Unger captured this dimension of the irrationalist project in his description of destablization rights, "claims to the disruption of established institutions…that have…contributed to the very kind of crystallized plan of social hierarchy and division that the entire constitution wants to avoid." With all this in hand, we can in conclusion turn to the implications of the critique of social theory for the future of CLS. Of course the Legal Realist analysis of rules will continue to be used; the legal academy's commitment to the coherence of rules is strong enough to require repeated assaults. It might be useful as well to develop detailed analyses of how law and beliefs aboutlaw are implicated in practices of domination and liberation, but the institutional impediments to sustained empirical research by legal academics are so substantial that it is unlikely that critical legal scholars will produce much along these lines. I should mention too that one part of the future of CLS is its continued institutionalization as part of the pluralist intellectual world of the legal academy. It now seems to be a more or less standard practice in symposia and workshops to include someone from CLS, or at least to feel bad if you do not manage to round one up (or if you willfully ignore them.) But the most important implication of the dominant CLS analysis is that any critique of the existing order is consistent with the project of CLS. Statistical studies, casual empiricism, classical social theory, the most old-fashioned doctrinal analysis-all might be critical legal studies so long as three conditions are met. First, the work should not be defended on grounds that suggest that something more enduring than interminable critique might result from following it through. Second, it must be designed as a critique rather than as a defense of the existing order-or of a slightly modified version of the existing order that, once modified, would be the end of politics. Finally, the work should actually operate as a critique. Perhaps the program of interminable critique swallows itself. If it is widely accepted, people may at first resign themselves to their inability to transcend critique. But they may come to see that that inability is itself transcendent, creating a new form of life in which the terms on which critique must proceed today have become unintelligible. I would like to close by elaborating this point about interminable critique. I will do so by describing one of the more controversial CLS arguments, which has been called the critique of rights. According to this argument, it would seem that we could abandon such valued rights as the constitutional protections our society gives to free speech and to the antidiscrimination principle. The CLS argument has two parts. The first applies the critique of legal concepts to the concepts embodied in these ideas about rights. Here the critique argues that the rights are defined on too abstract a level to be helpful in resolving the claims presented in particular cases. Nor will recourse to underlying values or to a balancing process help, for reasons I have alreadyreviewed.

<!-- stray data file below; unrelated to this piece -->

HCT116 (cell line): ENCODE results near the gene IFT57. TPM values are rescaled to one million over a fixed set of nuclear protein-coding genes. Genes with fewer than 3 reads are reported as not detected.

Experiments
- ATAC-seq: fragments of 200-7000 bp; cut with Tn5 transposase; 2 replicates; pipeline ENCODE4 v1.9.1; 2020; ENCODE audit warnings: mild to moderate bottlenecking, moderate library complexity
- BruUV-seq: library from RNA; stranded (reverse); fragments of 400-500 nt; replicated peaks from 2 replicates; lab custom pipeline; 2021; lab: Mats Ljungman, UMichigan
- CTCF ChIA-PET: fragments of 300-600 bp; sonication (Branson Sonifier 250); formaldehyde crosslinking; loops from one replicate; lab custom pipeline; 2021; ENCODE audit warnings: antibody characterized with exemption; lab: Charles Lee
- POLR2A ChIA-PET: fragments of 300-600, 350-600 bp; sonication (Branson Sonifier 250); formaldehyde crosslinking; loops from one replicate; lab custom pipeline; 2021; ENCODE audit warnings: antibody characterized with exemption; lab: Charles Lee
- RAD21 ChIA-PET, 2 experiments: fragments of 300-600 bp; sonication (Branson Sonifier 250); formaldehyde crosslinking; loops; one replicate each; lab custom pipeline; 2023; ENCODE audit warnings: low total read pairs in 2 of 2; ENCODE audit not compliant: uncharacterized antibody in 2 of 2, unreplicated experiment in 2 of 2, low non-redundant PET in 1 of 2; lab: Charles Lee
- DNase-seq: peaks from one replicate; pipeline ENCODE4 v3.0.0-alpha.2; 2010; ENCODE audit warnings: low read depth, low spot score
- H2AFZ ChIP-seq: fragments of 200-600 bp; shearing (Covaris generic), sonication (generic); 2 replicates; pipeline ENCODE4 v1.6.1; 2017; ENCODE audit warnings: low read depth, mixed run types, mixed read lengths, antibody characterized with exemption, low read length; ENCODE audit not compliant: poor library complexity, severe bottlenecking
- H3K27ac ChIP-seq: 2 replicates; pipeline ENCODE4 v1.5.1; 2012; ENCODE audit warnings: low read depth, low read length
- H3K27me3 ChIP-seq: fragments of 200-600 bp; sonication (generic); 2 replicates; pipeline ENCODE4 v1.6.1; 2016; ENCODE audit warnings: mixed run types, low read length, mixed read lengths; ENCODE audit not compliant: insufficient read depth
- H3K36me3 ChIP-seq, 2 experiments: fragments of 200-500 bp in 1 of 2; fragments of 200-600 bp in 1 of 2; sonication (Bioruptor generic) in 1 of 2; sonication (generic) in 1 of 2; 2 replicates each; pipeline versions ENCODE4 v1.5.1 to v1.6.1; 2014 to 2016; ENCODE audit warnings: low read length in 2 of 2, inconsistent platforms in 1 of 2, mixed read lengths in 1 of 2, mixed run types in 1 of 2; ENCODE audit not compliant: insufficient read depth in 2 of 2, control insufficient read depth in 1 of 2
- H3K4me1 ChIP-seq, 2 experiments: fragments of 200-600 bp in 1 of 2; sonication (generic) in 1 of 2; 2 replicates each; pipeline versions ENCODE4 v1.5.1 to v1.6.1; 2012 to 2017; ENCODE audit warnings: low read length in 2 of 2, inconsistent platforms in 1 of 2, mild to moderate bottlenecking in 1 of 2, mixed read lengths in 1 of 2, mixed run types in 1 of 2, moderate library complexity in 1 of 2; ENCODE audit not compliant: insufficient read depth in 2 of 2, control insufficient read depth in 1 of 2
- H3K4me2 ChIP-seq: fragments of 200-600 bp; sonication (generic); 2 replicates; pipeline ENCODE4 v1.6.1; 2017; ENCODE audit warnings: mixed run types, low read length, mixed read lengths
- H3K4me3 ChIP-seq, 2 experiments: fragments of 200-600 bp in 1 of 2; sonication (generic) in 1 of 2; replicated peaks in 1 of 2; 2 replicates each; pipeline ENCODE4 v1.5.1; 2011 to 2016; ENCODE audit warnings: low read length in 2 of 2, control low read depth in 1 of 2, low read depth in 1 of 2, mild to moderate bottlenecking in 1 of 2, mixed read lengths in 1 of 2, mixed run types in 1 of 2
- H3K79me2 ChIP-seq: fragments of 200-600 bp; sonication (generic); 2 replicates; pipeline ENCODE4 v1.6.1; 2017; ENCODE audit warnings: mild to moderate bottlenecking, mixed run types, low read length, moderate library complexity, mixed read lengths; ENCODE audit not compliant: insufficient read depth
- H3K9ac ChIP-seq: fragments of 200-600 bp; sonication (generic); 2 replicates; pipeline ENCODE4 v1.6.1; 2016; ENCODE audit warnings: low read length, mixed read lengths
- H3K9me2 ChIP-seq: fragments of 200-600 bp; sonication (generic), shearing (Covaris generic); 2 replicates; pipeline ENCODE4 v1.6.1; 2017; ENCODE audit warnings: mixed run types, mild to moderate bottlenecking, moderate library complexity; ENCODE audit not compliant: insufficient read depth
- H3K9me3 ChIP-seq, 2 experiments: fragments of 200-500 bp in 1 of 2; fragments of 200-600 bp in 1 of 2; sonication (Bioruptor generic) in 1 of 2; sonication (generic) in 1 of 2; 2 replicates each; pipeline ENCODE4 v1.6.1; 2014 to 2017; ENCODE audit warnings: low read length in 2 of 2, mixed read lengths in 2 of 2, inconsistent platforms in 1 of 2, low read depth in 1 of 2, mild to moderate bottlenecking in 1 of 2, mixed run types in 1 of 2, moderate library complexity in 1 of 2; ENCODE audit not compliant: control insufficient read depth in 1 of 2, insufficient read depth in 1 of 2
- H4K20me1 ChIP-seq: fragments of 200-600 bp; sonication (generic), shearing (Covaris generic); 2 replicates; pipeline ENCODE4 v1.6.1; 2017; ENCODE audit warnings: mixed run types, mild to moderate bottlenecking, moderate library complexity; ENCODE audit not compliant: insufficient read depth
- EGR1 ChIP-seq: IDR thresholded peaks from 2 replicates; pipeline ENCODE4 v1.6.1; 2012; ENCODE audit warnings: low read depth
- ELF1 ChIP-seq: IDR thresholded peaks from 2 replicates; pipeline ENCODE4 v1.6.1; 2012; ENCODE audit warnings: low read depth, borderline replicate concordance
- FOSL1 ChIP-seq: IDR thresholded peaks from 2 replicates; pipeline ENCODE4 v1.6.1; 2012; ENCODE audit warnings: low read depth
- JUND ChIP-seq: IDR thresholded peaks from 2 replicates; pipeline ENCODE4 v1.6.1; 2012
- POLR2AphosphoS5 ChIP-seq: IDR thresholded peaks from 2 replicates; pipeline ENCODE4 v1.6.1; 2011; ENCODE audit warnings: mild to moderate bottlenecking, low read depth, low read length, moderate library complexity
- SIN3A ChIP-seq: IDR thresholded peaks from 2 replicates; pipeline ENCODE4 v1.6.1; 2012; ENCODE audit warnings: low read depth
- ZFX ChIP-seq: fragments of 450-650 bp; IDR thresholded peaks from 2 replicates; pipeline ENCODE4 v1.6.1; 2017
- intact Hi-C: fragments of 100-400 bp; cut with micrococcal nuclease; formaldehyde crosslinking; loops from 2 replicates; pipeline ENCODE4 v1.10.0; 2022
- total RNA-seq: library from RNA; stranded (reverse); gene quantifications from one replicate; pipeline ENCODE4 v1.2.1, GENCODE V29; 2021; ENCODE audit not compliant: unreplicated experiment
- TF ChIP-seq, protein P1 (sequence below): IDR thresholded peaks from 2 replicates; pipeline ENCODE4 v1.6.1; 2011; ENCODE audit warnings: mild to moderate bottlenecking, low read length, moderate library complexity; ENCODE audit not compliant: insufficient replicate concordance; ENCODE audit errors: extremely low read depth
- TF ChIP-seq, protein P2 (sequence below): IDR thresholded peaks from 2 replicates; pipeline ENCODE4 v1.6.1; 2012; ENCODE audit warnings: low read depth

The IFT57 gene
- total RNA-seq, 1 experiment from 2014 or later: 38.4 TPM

This aspect of the argument is not unusual or, in itself, particularly bothersome, because it relies on positions for which the Realists were thought to have adequate answers. One person to whom the critique of rights was described reacted by calling the world that it depicted "Kafkaesque." According to the critique of rights, people cannot know what rights they have, and there are no political methods that guarantee those rights. The term "Kafkaesque" is perfectly appropriate and provides a clue to the justification for the constructive program-or for the program of interminable critique. For by invoking Kafka's vision, the term allows CLS to say that it, like Kafka, is describing the condition of the modern world. Those reared in, or attracted to, premodernist traditions may well find the world so described quite distasteful. But the point of modernism is precisely that that is just the way things are these days. CLS is thus the form that modernism takes in legal thought. Like modernism in philosophy and sociology, it displaces settled understandings, insisting that whatever we have is something we create and recreate daily. As a form of modernism, CLS argues that our lives are structured by institutions that we create and sustain, and that our lives have no meaning outside those institutions and the processes by which we create them-and create ourselves. So, in part, the CLS program is justified in the way all modernist programs are: The program consists of shattering congealed forms of life by showing that they have no particular integrity. And whatever makes that demonstration effective-utopian yearnings, close analysis of legal texts, concrete proposals-is part of the program. Perhaps this analysis could be continued indefinitely. But if the CLS critique is interminable, this article is not.


相关文章:
更多相关标签: